a time for peace

– standing against occupation

christian economics…

An important aspect of the current situation in Palestine is the declining economic life, especially for the Christians. Until the middle of the 20th Century, Bethlehem was about 90 percent Christian, inhabited by one of the oldest Christian communities in the world. Yet, in recent years the size of the community has shrunk due to emigration. In 1998, the religious makeup of the city was 67% Sunni Muslims and 33% Christian, mostly of the Greek Orthodox and Roman Catholic denominations. In 2005, the total Christian population had decreased to about 20%.

Economically Christians are suffering more than others because it is mostly the Christians who own the hotels, restaurants and souvenir shops, so the Occupation and protest Intifadas have had a huge affect them. The Palestinian Central Bureau of Statistics (PCBS) reports that Bethlehem has the highest unemployment in the West Bank. There is 65 per cent unemployment rate largely due to the 2,000 bedrooms in hotels that are empty each night. 

“As Christians, we have no economic future here,” one business man says. “We are melting away. Next summer I will leave this country to go to the States. How can I continue?  I would rather have a beautiful dream in my head about what my home is like, not the nightmare of the reality.”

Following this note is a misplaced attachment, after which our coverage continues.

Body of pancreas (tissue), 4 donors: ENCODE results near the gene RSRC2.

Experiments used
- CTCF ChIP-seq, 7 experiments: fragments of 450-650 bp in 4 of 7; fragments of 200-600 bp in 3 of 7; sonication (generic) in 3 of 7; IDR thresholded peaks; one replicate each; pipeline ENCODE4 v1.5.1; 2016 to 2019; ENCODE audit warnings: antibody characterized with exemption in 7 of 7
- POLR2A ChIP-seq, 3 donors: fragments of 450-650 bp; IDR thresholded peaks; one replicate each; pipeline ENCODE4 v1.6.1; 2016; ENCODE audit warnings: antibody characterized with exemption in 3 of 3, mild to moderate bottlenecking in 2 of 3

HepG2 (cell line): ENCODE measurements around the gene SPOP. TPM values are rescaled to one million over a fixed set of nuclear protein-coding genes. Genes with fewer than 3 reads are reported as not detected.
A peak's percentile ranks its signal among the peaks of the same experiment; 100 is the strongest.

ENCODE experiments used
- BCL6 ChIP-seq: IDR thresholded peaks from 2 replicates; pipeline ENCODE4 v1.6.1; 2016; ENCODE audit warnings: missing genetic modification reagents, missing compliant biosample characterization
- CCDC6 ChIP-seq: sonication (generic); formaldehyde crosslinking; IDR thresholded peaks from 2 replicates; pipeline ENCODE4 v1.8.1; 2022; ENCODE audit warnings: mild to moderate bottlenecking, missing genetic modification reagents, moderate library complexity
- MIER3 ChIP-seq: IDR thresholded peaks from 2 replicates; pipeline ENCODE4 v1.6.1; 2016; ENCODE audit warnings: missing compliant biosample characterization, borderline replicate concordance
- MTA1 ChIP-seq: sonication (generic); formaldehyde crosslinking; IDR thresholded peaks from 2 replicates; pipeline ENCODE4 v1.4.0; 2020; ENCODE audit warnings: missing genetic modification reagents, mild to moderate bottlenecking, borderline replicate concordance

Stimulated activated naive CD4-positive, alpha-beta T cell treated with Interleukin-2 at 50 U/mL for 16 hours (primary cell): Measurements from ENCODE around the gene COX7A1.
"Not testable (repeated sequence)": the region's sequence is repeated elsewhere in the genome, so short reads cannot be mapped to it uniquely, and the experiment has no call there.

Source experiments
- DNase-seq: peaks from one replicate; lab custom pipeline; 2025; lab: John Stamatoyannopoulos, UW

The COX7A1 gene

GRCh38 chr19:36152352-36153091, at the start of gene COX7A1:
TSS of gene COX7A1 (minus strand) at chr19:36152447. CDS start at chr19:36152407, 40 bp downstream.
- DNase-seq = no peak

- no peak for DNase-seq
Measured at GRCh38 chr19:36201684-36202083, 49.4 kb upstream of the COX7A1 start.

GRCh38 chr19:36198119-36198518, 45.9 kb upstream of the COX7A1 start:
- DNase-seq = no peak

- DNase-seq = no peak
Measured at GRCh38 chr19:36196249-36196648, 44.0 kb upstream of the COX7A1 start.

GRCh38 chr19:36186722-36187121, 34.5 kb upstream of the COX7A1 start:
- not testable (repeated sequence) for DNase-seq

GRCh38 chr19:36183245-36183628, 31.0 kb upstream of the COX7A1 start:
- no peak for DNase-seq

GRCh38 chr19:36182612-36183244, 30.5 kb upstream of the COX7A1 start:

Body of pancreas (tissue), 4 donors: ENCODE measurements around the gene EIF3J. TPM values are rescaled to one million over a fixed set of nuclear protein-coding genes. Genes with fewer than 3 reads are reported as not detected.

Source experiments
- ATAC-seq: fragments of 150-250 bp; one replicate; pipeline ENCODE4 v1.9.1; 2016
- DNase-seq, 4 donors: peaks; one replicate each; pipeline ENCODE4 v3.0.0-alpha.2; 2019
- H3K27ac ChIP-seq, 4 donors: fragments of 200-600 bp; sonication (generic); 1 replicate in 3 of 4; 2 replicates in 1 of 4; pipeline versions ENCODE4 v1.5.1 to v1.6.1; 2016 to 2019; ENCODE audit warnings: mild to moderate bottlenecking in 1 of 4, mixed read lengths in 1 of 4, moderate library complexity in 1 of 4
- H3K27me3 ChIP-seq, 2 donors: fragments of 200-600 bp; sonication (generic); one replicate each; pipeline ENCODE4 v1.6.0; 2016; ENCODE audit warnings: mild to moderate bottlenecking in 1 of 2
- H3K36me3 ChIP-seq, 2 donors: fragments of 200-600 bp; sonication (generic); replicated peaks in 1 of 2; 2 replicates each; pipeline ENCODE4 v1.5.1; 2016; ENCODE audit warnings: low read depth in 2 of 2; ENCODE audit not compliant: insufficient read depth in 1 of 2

The Christian population is the well-educated, middle class of this area.  As they leave for better prospects in Europe and America, they are creating an even larger gap between the wealthy and poor, and Palestine is losing some of her best resources for the leadership that is needed so badly. 

And even more importantly, the “living stones” of Christianity, who give enduring witness to the Christian faith by their presence here, are losing their voice and influence.  Many are worried that soon, very soon, there will no longer be Christians living in this land we regard as holy. The descendants of Jesus will be completely scattered abroad.  While Christians don’t hold as closely to a “theology of place” as the Jewish and Muslim people, the events that happened here and the prayers of millions of people over the centuries have saturated this Holy Land with a sacredness that can’t be denied, and which continues to enrich the faith experience of every pilgrim.  

The Palestinian-Christians here need the support of their brothers and sisters around the world. They need them to come and visit this land, to buy goods produced here, to pray and work for the end of the Occupation by the Israeli’s, to act as advocates in their struggle for freedom. They are the guardians of the physicalness of our faith – The Church of the Immaculate Conception (above) and the Synagogue site where Jesus offered his first sermon (right) in Nazareth, among many others.  Our support will help them stand strong as living links for us, as they remain in the place Jesus called home.

peace/salaam – Pastor Pat

‘And you, O Bethlehem in the land of Judah,
      are not least among the ruling cities of Judah,
   for a ruler will come from you
      who will be the shepherd for my people Israel.’”  Matthew 2:5-7


October 24, 2008 Posted by | Christians, ELCA, Occupation, Palestine, peace | Leave a comment

schools under siege…